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Topic: Secure Multiplication (Read 2081 times) 

nakli
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Secure Multiplication
« on: Oct 23^{rd}, 2012, 2:50am » 
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N people are each holding either 0 or 1 in their minds. We need to securely calculate the product of total number of 1s with total number of 0s, but no one should get to know anyone else's number. Also Sum of all (representing the total number of 1s) is sensitive and no one should get to know that too. R = (sum of all) x (N  sum of all) Everyone should get to know R only. Take 2 cases, First, no one should also get to know the total number of people N. Case 2, N can be revealed. For a more mathematical (and perhaps clearer for some ) explanation, the source is http://cstheory.stackexchange.com/questions/10372/securecomputationfor multiplication On first reading it it looks to me like an advanced version of 'calculating average salary' problem. There N is not revealed but the 'sum' is revealed. It has to be coz we are calculating average.

« Last Edit: Oct 23^{rd}, 2012, 3:14am by nakli » 
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Grimbal
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Re: Secure Multiplication
« Reply #1 on: Oct 25^{th}, 2012, 12:59am » 
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If you have R = k x (N  k) you can rewrite it k^2 + N*k  R = 0 and you can determine k down to 2 possibilities. So the problem is to hide which one of the 2 it is.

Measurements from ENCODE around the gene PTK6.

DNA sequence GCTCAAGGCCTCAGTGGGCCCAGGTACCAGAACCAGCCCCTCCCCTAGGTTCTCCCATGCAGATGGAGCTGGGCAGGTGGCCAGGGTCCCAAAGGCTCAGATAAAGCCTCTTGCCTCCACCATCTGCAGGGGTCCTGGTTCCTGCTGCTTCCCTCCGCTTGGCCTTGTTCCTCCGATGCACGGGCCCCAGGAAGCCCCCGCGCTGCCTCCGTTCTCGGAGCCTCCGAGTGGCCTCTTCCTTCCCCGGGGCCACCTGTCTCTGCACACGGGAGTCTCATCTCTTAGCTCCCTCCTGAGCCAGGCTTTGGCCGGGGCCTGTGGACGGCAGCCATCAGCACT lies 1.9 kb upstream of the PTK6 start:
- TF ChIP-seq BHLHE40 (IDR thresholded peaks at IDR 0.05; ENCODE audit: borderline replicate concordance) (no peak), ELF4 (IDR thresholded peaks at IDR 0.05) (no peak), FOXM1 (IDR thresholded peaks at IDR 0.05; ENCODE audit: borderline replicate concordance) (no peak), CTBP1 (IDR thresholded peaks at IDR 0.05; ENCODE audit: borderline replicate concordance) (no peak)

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birbal
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Re: Secure Multiplication
« Reply #2 on: Oct 28^{th}, 2012, 12:06am » 
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on Oct 25^{th}, 2012, 12:59am, Grimbal wrote:If you have R = k x (N  k) you can rewrite it k^2 + N*k  R = 0 and you can determine k down to 2 possibilities. So the problem is to hide which one of the 2 it is. 
 Could you explain in more detail with an example. Lets say we have numbers like [1,0,0,0,1,1,0,0,0,1].


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towr
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Re: Secure Multiplication
« Reply #3 on: Oct 28^{th}, 2012, 12:01pm » 
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on Oct 28^{th}, 2012, 12:06am, birbal wrote: Could you explain in more detail with an example. Lets say we have numbers like [1,0,0,0,1,1,0,0,0,1]. 
 Then you have N = 10, R = 4x6 = 24 If you solve k^2 + 10k  24 = 0, you get k=4 or k=6, so you know the number of ones is one of those two. It's less of a problem when you don't know N, but since there's only a limited number of factorizations of R, you still have relatively much information about it when R is small.


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